Canadian Kids Have a Serious Smoking Problem

Bootleg cigarette sales could be leading Canadian teens to more serious drugs, a recent study finds.
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(Photo: ileohidalgo/Flickr)

(Photo: ileohidalgo/Flickr)

Tough to believe, given a middling smoking rate, but Canada has a real cigarette problem on its hands. And it runs deeper than stained teeth or bad lungs.

In a study published last month, Dr. Mesbah Sharaf, a health economics professor at the University of Alberta, revealed that 31 percent of Canadian smokers between grades nine and 12 use contraband tobacco at least once per week—frequently the cigarettes are smuggled in from the United States. Worse still, Sharaf and his team of researchers discovered a link between illegal tobacco and drug use.

It’s not difficult to imagine a scenario where an impressionable kid buying a cigarette is then offered an addictive—and illegal—drug.

Using a national sample of 2,136 smokers, as well as data from the 2010-2011 Youth Smoking Survey, high schoolers were asked to assess, over a one-year period, their use of: amphetamines, cocaine, hallucinogens, heroin, MDMA, and ketamine. Sharaf and his researchers found that contraband smokers were three times more likely to abuse ketamine and amphetamine than non-contraband smokers (teen smokers who score their fix through, say, an older family member) and six times more likely to use heroin.

This issue is part of a larger problem for Canada: Spurred by high tobacco taxes, contraband cigarettes have soared in popularity, taking up about 30 percent of the overall market, according to Sharaf.

But in the case of these young students, the correlation with drug use could in part fall on the black market, as cigarette dealers might often peddle other drugs too. “Maybe through selling contraband tobacco, they are also advertising other drugs,” Sharaf says. “In this case, we can say that contraband tobacco may be a gateway into the use of elicit drugs.”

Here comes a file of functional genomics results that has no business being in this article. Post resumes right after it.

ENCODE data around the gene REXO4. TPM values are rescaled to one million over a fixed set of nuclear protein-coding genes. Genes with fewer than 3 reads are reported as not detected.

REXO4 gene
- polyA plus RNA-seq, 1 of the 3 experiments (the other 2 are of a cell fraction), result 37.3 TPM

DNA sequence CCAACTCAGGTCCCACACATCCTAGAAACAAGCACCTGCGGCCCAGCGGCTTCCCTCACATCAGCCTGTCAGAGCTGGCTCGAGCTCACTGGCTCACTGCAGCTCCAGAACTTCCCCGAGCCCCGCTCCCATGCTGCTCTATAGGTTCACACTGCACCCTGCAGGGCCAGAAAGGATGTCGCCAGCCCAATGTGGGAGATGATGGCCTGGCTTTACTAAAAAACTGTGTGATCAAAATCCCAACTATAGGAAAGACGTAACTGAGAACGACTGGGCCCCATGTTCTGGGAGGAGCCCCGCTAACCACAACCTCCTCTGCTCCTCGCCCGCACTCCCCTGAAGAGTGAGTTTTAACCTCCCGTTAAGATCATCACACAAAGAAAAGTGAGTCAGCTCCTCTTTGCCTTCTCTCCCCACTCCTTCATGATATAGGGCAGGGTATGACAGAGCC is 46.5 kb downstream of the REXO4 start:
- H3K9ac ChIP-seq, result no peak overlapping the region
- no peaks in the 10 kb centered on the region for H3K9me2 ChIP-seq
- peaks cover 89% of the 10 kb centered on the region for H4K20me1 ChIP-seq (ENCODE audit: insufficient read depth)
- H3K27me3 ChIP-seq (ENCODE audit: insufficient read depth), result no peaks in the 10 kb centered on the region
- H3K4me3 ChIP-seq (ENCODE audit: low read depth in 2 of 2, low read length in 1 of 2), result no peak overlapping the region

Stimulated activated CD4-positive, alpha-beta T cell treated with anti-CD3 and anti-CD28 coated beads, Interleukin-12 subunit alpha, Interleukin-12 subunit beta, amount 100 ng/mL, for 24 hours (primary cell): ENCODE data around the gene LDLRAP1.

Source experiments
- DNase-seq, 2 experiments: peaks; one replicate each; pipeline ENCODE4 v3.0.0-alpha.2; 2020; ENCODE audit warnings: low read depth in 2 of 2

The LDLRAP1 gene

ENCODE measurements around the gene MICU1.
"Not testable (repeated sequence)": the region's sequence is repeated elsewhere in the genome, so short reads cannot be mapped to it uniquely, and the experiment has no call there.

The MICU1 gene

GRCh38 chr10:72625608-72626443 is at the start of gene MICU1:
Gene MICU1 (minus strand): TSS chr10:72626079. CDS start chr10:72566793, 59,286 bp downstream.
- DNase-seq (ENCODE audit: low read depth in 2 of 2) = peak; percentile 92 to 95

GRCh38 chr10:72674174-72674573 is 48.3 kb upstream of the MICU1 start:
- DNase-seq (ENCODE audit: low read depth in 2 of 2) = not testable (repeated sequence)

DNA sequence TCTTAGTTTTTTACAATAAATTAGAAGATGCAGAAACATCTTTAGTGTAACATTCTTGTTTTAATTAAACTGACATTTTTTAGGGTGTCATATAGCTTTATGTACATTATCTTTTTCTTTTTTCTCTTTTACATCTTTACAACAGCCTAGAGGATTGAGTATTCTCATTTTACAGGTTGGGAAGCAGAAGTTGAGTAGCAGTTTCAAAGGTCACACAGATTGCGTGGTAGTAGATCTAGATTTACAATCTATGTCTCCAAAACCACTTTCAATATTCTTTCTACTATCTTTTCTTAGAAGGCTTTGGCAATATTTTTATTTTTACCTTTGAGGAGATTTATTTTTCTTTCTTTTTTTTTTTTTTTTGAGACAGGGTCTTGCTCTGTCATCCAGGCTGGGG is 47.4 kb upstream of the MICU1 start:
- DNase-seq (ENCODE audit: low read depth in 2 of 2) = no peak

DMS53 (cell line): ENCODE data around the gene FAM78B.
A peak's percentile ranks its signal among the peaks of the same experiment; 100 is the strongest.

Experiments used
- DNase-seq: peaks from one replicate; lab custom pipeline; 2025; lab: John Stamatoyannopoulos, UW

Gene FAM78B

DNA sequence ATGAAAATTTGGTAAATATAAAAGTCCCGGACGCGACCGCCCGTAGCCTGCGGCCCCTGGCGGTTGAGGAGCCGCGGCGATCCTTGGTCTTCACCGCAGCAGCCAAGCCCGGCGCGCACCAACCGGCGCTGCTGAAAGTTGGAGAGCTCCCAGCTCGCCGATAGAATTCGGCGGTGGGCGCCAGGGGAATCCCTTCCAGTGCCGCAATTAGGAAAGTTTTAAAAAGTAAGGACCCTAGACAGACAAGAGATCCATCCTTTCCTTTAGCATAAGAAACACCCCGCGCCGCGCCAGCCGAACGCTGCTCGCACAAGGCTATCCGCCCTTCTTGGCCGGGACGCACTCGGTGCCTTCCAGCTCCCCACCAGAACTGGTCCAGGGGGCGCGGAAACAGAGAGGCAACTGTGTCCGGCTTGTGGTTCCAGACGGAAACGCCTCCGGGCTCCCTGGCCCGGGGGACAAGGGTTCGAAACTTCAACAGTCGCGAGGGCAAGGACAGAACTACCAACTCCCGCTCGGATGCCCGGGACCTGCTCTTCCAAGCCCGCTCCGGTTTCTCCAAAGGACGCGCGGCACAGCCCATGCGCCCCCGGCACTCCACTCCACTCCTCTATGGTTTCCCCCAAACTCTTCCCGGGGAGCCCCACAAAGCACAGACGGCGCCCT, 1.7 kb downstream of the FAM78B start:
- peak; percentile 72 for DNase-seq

Sharaf couldn’t guarantee a direct association between contraband tobacco and drug use; his work, he explains, found a link, but not an explanation. But previous studies have said as much. And, given the potential criminal ring revolving around this cigarette market, it’s not difficult to imagine a scenario where an impressionable kid buying a cigarette is then offered an addictive—and illegal—drug.

Canada’s legal smoking age is 19 in most provinces, and 18 in Alberta, Saskatchewan, Manitoba, and Quebec, so that contraband market has obvious benefits to the tobacco-needy.

“There is no age restriction [on contraband cigarettes.] They are not subject to taxes,” Sharaf says. “They are just sold in a plastic bag.”

Sharaf calls on a collective response to this problem, urging the Canadian government, law enforcement, and the tobacco companies themselves to put forth a more intensive effort to cut off these illegal suppliers.

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